Before our deluge of rain, Oakland had its share of road hazards. Now, potholes have sprouted up in more places than daffodils. If you hit a big one, your car can suffer steering problems, a flat tire, or bent rims. Hit a pothole when riding a bike, and you can do serious damage to both your two-wheeled vehicle and your body.
If a pothole or other road hazard damages your vehicle, it's possible to file a claim against the city or other government entity responsible for the road. But it may not be worth your time unless the damage was significant.
Governments are protected under sovereign immunity. That means under state and federal laws, the government is not liable for the damage as long as it exercised reasonable care in maintaining the road.
If someone else hit a pothole, lost control of his car, and hit your vehicle, sovereign immunity still protects the government entity responsible for road maintenance. You do, however, have reason to file a claim against the driver.
To prove a negligence claim involving a pothole, you have to show that the government entity had notice of the pothole, and had notice for long enough time to have repaired the pothole. Without that notice, you likely don't have a claim against the government, even if you got hurt.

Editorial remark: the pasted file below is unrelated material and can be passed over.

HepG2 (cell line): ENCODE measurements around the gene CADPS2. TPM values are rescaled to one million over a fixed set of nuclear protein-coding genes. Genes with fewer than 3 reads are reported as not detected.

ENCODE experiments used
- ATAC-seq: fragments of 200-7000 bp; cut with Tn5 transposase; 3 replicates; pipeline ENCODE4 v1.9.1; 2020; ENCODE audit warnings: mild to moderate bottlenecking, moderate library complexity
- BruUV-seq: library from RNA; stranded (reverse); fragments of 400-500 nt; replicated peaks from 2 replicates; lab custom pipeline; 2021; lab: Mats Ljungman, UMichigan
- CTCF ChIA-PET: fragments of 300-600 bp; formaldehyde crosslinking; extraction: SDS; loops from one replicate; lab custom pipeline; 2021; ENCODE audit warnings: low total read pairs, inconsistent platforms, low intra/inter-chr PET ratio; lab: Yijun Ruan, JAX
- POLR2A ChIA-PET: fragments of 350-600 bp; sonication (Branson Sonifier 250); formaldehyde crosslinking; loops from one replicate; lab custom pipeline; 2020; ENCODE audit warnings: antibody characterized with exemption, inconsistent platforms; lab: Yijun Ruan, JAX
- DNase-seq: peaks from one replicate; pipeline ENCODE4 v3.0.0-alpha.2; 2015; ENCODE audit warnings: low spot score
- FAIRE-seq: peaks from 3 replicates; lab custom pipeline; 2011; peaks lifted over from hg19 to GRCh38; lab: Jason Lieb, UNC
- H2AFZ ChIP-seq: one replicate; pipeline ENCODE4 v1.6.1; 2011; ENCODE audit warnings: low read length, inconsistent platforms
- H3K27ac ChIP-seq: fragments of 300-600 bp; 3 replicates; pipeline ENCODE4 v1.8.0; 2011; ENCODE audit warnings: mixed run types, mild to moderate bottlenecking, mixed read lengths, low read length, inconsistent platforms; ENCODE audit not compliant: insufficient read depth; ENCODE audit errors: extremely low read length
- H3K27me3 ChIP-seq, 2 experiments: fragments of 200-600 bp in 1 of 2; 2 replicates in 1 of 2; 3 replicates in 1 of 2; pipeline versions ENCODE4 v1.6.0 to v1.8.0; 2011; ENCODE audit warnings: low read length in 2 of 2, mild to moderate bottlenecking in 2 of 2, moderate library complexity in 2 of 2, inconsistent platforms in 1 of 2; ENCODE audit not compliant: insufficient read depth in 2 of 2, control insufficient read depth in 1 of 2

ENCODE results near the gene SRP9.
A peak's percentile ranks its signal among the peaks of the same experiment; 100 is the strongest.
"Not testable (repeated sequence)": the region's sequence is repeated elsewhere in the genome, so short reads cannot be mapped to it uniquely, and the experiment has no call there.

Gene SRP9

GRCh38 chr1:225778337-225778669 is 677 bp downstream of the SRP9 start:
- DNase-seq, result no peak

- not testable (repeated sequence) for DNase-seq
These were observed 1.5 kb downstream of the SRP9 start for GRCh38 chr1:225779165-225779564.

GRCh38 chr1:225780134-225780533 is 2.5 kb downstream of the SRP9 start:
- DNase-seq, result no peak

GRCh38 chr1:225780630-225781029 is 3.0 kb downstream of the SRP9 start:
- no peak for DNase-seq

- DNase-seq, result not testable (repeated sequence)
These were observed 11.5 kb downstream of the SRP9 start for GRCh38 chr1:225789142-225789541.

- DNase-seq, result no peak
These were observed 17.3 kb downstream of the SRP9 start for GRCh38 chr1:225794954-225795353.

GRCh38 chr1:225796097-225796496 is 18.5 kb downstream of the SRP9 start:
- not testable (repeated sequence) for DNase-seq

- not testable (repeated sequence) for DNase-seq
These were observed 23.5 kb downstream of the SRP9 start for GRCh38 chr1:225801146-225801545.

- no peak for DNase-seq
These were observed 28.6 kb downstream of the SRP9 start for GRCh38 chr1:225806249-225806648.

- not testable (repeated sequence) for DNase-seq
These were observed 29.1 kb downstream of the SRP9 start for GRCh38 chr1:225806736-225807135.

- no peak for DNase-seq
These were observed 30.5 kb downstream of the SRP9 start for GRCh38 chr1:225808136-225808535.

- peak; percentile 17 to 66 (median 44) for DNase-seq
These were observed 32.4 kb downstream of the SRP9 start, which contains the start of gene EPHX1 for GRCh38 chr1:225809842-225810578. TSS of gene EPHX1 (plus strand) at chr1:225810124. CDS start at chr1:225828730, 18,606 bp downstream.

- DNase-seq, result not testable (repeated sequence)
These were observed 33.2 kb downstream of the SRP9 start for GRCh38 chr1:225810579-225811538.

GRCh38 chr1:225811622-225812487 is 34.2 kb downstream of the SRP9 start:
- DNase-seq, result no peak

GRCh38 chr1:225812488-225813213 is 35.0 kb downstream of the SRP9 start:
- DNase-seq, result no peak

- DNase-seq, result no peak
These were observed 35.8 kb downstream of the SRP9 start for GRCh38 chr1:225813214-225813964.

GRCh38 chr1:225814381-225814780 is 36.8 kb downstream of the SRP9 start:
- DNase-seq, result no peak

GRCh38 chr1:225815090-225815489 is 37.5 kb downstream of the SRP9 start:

The same applies if you hit a pothole on your bike. In this case, the injuries are probably more severe. Consult with a personal injury lawyer to determine whether you have a claim.
A client of mine hit a pothole in Berkeley, flipped over the handlebars, and fell. He broke a leg and an arm. Our investigation and discovery showed the City of Berkeley had notice of the pothole for six months before the accident. My client received a good settlement in the end.
If you notice exceptionally large and dangerous potholes, report them using the City of Oakland's SeeClickFix tool. You can also report illegal dumping, graffiti, and other problems. This gives the city some notice of the damage.
Even if you think your pothole-related accident or injury isn't worth pursuing, consider meeting with an experienced personal injury or property damage attorney to discuss your case. There are many different angles to consider when it comes to who is responsible for the damage.
Photo courtesy of Bart Maguire, Flickr